Editorial: Hit pause button on red-light cameras

Published Feb. 26, 2013

It's time to hit the pause button on red-light cameras. They have become a bureaucratic nightmare for the state's clerks of courts who process the citations. Drivers cited for running red lights are caught in a maze of paperwork, vaguely worded regulations and an unfair system of fines. And the cameras are more about raising money for local governments than reducing accidents. Pinellas County Clerk of the Circuit Court Ken Burke has thoughtfully listed the flaws in the red-light camera craze, and local governments should shut the cameras off at least until the Legislature makes some fixes.

As Burke correctly noted, the red-light cameras have created a massive traffic jam of bureaucracy, a resentful driving public and a growing chorus of pleas to Tallahassee to address the unintended consequences. Drivers captured on camera running a red light face a $158 fine. But as Burke noted in a letter to St. Petersburg Mayor Bill Foster, many red-light runners, such as tourists behind the wheel of a rental car or someone borrowing a friend or family member's car, aren't the actual owners of the vehicles. Red-light violators have up to 30 days to pay the $158 fine. But by the time the rental car company or original owner notifies the clerk's office of the identity of the driver in order to reissue a uniform traffic citation, 30 days have often passed and the fine has jumped to $264. The driver has had no opportunity to challenge the original citation in court or simply pay the lower fine. That's not due process, and it's fundamentally unfair.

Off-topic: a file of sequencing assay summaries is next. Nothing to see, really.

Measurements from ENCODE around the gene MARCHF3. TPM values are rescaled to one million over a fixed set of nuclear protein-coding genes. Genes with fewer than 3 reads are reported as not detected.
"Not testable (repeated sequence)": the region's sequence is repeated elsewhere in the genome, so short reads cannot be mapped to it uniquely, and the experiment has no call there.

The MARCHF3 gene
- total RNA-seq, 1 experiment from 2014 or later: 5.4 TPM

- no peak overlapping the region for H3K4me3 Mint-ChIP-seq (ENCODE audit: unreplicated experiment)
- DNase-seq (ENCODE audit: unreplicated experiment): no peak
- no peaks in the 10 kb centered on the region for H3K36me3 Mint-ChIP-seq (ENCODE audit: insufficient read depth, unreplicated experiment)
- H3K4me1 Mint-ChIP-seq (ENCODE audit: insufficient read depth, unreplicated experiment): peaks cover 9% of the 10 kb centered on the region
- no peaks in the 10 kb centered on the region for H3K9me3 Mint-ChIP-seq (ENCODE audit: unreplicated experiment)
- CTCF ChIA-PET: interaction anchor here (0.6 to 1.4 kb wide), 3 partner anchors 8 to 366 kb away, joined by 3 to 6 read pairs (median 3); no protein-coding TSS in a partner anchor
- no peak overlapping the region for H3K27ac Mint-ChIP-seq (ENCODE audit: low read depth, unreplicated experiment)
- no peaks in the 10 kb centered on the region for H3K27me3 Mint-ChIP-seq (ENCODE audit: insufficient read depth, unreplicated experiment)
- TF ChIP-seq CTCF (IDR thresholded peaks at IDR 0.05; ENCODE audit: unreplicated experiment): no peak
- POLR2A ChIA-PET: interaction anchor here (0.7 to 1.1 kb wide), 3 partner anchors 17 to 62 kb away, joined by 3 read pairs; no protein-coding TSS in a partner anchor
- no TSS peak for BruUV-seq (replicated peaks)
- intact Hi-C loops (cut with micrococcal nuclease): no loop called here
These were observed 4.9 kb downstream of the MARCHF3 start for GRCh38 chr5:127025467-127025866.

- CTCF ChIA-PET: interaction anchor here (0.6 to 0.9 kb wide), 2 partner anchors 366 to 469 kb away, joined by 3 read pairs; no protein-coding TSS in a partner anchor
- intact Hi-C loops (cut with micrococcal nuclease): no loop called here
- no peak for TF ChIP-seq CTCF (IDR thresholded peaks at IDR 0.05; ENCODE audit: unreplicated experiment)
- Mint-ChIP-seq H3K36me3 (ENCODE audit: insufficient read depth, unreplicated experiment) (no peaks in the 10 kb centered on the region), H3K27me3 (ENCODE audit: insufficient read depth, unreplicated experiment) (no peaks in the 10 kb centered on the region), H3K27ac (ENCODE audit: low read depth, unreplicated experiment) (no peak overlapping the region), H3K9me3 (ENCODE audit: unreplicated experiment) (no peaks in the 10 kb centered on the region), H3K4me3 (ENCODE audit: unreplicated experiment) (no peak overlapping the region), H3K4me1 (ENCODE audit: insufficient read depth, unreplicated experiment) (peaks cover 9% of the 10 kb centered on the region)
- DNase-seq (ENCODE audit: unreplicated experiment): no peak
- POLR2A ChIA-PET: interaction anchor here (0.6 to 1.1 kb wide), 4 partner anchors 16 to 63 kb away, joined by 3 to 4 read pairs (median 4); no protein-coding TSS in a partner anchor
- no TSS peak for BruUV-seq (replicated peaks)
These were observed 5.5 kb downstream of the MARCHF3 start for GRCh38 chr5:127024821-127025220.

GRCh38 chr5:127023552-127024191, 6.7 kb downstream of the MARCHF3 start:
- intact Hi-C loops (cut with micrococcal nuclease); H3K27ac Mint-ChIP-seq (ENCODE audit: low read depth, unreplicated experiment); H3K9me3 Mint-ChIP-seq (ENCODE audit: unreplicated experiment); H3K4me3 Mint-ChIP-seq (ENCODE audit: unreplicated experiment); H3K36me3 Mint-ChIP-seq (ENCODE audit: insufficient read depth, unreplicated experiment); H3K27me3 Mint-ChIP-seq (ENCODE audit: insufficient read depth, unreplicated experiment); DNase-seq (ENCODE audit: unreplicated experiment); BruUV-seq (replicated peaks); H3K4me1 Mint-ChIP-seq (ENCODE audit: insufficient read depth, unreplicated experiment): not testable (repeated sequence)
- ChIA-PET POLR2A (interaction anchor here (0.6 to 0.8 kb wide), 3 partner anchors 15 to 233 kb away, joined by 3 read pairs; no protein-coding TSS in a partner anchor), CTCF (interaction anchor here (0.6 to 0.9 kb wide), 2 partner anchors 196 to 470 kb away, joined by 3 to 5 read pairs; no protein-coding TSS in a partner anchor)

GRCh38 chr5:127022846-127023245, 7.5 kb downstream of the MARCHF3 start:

Burke's office handled 36,185 red-light camera violations between November 2011 and October 2012, and it has been inundated with complaints from angry drivers challenging their tickets and inflated fines — many with good cause.

Foster and officials in Clearwater, which has cameras at two intersections, should heed Burke's request to impose a moratorium on the cameras until the Legislature can unwind the chaos it has created. A good start should include starting the 30-day clock to pay the lower fine when the actual driver of the offending vehicle has been identified and given the opportunity to pay the citation or challenge it.

Florida depends on tourists, and it should not become known as an expensive, unfair red-light speed trap.